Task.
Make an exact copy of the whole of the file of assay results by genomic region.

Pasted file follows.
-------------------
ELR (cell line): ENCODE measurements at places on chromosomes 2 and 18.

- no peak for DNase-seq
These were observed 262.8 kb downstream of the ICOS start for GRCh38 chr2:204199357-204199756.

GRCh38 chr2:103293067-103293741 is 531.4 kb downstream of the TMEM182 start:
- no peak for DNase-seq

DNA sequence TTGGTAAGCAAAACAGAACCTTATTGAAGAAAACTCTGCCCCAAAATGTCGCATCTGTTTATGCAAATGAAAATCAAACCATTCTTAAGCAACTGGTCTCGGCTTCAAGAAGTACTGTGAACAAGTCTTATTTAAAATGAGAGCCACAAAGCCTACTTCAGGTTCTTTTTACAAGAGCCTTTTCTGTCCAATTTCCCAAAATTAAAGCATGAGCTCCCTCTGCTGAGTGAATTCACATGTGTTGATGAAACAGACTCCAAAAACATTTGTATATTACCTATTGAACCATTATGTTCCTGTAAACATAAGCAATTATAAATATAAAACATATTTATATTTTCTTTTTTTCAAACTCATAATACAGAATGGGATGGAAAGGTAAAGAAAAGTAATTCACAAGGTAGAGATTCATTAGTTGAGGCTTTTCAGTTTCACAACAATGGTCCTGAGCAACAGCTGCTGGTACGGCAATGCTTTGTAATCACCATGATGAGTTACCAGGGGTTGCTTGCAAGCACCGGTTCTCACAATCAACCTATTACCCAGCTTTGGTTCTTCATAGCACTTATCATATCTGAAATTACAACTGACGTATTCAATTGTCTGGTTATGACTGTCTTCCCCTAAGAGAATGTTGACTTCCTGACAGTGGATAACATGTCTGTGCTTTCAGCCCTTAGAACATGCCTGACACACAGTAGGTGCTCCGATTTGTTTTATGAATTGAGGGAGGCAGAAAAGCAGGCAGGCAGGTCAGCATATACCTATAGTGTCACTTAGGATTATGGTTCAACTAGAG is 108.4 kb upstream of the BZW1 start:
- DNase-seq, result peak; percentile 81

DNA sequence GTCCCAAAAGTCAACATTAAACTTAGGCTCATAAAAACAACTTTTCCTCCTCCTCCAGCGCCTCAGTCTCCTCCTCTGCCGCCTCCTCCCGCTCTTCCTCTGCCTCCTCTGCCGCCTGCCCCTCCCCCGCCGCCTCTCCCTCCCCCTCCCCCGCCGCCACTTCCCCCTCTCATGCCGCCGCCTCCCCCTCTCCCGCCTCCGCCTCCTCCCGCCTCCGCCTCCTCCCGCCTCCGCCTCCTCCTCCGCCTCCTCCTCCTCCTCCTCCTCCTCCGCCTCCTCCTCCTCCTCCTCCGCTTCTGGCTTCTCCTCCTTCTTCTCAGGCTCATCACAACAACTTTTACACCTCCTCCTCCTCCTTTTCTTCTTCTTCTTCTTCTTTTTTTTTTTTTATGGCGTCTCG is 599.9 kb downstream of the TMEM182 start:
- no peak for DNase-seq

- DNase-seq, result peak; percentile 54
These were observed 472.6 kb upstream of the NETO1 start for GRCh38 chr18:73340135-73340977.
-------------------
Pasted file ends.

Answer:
ELR (cell line): ENCODE measurements at places on chromosomes 2 and 18.

- no peak for DNase-seq
These were observed 262.8 kb downstream of the ICOS start for GRCh38 chr2:204199357-204199756.

GRCh38 chr2:103293067-103293741 is 531.4 kb downstream of the TMEM182 start:
- no peak for DNase-seq

DNA sequence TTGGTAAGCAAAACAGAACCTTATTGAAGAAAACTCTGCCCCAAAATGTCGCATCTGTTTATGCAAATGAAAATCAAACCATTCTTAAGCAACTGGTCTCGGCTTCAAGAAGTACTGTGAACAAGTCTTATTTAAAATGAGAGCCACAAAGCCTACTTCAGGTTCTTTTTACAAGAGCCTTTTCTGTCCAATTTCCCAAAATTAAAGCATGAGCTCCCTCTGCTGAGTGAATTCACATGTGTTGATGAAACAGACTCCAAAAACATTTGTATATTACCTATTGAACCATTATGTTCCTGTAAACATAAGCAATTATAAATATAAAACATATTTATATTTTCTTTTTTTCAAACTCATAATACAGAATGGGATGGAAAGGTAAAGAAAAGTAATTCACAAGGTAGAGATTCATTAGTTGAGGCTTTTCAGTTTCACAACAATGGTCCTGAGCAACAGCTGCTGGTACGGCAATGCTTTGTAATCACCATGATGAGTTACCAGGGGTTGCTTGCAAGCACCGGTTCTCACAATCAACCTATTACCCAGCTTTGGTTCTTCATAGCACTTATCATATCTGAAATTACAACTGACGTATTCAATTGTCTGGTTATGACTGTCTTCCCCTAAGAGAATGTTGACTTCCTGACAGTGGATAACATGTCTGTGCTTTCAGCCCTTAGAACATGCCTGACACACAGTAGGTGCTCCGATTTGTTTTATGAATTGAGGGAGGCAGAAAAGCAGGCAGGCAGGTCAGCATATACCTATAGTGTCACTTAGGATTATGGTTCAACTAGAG is 108.4 kb upstream of the BZW1 start:
- DNase-seq, result peak; percentile 81

DNA sequence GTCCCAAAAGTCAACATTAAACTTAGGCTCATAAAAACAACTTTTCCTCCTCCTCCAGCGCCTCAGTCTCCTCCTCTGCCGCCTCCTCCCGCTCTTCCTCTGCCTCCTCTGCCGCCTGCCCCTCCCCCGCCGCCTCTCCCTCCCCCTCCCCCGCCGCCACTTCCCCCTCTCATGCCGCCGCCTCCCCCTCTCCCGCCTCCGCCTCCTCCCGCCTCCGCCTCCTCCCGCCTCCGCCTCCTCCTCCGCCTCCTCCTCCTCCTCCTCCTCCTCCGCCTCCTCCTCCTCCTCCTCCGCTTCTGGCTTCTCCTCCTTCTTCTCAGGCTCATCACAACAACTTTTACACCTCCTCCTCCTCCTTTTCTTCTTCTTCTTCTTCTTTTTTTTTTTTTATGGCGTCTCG is 599.9 kb downstream of the TMEM182 start:
- no peak for DNase-seq

- DNase-seq, result peak; percentile 54
These were observed 472.6 kb upstream of the NETO1 start for GRCh38 chr18:73340135-73340977.